If you are looking for a hiking hub in Vermont with an abundance of trails, swimming, camping, waterfalls, and amazing views, you have to check out Killington! Summer is a fantastic time to pitch a tent at Gifford Woods State Park and explore the Green Mountains in central Vermont.
Killington Peak is one of Vermont’s few 4,000+ foot mountains, and the views from the top are spectacular. Bucklin Trail is 7.4 miles (round trip) and brings you passed beautiful Irene Falls (pictured above) and up to the rocky peak after ascending 2,470 feet. It’s not an easy hike, but it’s so worth it.
Insider tip: Don’t want to hike to the top of Killington? You can ride the gondola at Killington Resort to the top for the same views that your hiker pals achieve after two hours of huffing and puffing (you’ll miss the pretty waterfall, though).
History lovers will also want to check out President Calvin Coolidge Historic Site, the childhood home and village of the 30th President of the United States. the village of Plymouth Notch has been preserved much as it was during Coolidge’s lifetime, and you can visit his boyhood home as well as the room where he was sworn into the office of the presidency on August 3, 1923.
From there, you will want to visit Long Trail Brewing in Bridgewater Corners, one of Vermont’s oldest and most distinguished craft breweries.
July: Summer Adventures in Stowe
Stowe is another mountain village in Vermont that embraces the outdoors. It’s got two of the most beautiful waterfalls in the state, the tallest mountain in Vermont, and too many hiking trails to count.
At 4,395 feet, Mt. Mansfield in Stowe is Vermont’s highest mountain. On a clear day, you can see west to Lake Champlain, north to Canada, and east to New Hampshire. There are several trails leading to the top, but if you don’t have time for an all-day hike, consider driving the auto-toll road or riding the gondola to the top of the mountain from Stowe Mountain Resort.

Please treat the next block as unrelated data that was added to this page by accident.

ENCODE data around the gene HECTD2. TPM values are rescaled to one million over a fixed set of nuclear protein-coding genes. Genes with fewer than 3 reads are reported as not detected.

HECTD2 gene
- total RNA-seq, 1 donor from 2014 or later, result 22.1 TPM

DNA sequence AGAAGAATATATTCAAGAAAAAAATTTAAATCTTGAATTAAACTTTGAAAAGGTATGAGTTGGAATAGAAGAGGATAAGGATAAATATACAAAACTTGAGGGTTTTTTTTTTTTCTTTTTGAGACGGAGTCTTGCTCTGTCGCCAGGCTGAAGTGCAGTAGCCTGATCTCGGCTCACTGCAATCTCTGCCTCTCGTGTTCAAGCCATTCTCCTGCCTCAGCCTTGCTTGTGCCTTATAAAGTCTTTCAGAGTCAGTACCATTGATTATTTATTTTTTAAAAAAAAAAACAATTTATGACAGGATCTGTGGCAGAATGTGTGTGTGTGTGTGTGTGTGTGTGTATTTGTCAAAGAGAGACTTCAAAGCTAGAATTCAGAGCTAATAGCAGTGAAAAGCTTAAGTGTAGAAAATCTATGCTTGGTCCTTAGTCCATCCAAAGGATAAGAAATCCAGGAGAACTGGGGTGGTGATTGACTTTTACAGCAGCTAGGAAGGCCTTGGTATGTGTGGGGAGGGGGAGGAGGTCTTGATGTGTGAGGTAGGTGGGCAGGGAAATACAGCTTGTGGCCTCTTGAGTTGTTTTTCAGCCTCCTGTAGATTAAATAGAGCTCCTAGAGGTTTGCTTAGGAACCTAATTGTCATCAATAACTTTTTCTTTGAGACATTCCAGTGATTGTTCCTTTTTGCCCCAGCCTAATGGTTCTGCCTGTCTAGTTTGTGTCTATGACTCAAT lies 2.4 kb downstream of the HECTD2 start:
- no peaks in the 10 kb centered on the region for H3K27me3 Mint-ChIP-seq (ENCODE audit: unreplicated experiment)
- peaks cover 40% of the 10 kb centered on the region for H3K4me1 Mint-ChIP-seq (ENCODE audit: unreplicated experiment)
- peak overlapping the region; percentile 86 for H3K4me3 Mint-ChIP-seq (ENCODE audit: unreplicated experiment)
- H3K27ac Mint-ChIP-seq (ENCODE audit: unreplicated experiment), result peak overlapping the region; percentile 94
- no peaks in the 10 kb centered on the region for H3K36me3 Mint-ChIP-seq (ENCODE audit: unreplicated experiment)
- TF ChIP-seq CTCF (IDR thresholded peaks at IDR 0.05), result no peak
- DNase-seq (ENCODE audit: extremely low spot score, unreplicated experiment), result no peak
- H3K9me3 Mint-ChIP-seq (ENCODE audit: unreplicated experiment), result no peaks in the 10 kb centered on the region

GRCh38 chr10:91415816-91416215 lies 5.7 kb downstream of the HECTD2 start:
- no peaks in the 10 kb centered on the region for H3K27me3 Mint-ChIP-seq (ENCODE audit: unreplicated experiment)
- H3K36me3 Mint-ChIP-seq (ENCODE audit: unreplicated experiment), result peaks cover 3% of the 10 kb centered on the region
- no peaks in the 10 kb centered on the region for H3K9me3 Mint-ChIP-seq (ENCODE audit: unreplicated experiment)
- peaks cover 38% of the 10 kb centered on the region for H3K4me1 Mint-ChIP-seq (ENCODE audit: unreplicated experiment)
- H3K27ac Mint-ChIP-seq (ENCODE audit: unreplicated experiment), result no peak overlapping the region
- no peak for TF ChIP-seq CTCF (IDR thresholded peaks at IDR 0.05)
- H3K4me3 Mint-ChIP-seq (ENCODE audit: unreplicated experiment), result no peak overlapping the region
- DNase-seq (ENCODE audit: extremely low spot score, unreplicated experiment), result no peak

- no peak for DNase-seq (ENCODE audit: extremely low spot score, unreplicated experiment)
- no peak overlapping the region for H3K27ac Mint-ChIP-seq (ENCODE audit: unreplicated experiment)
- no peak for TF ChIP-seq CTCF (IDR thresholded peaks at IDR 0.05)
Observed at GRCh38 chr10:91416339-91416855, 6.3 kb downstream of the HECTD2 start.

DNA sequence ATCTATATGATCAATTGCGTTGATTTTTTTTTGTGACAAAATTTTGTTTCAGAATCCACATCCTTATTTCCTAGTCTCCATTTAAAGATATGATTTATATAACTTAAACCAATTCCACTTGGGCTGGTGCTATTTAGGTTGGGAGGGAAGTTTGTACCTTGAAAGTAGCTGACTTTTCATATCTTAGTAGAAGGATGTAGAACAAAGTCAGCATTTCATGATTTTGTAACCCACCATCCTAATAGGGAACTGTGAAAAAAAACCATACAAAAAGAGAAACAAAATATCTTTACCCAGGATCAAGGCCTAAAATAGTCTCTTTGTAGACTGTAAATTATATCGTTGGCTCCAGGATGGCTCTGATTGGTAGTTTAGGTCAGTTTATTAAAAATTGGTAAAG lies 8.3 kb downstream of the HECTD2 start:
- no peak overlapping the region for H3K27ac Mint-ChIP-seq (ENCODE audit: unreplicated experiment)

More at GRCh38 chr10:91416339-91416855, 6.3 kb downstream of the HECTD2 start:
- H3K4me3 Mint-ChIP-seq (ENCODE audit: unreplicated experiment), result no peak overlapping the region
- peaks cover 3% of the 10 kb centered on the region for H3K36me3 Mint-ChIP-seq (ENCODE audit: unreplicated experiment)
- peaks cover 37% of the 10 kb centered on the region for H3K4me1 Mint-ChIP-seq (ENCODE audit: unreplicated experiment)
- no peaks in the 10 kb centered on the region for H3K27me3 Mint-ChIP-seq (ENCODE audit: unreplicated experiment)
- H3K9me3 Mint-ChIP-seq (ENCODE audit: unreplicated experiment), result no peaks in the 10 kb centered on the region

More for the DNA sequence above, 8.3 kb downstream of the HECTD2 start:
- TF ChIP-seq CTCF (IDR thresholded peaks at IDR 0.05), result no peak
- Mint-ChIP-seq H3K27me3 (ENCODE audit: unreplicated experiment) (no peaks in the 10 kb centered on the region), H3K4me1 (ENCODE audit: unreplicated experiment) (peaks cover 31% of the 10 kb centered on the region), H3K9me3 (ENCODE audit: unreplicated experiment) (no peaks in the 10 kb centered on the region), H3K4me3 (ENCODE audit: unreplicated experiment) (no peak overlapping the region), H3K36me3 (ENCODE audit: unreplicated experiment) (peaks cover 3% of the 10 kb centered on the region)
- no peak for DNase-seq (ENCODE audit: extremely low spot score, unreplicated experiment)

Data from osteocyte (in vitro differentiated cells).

The toll road takes you right to the top of Mt. Mansfield, the peak that is locally called “the Nose.” From the Nose, you can hike along the ridge of the mountain to the Chin (2.8 miles round trip), which is the official highest point in Vermont.
The top of Mt. Mansfield is one of two areas in the state where you can find an alpine tundra ecosystem. This is a very fragile area, and hikers are asked to stay on marked trails and to keep dogs leashed at all times.
The village of Stowe is buzzing with activity in every season, and there is no shortage of cute Vermont shops and fantastic restaurants. Be sure to visit the Vermont Ski and Snowboard Museum, walk on the Stowe Recreation Path, and hike up to Sunset Rock, for – you guessed it – the sunset.
Where to stay in Stowe: Tälta Lodge Bluebird is our new favorite place to stay in Stowe, this beautiful lodge is located on the Mountain Road with the river flowing behind the property. You can easily access the Stowe Recreation Path and Smuggler’s Notch is just up the road. Rooms come with an outdoor seating area, and there is an indoor pool and sauna. Unfortunately, pets are not permitted.
August: Small Town Adventures in Jamaica, Londonderry, and Weston
Explore small-town Vermont in the summer, and you may find yourself packing your bags to move here permanently. Southern Vermont has no shortage of beautiful towns worth exploring, but the mountain villages of Jamaica, Londonderry, and Weston are particularly charming.
The village of Jamaica is the gateway to Jamaica State Park, with its numerous swimming holes and great campsites. Londonderry features several shops and restaurants, Taylor Farm (known for its artisanal cheese), and Lowell Lake, one of the area’s premier paddling spots.
In Weston, you won’t want to miss the world-famous Vermont Country Store, where you can stock up on everything from penny candy to flannel nightgowns. All three towns feature historic churches and buildings just begging to be photographed and back roads that beckon from beyond the town limits.
Where to stay: If you don’t mind roughing it, I can’t say enough great things about camping in Jamaica State Park. For a more refined experience, book this adorable riverfront home with a private deck in Weston.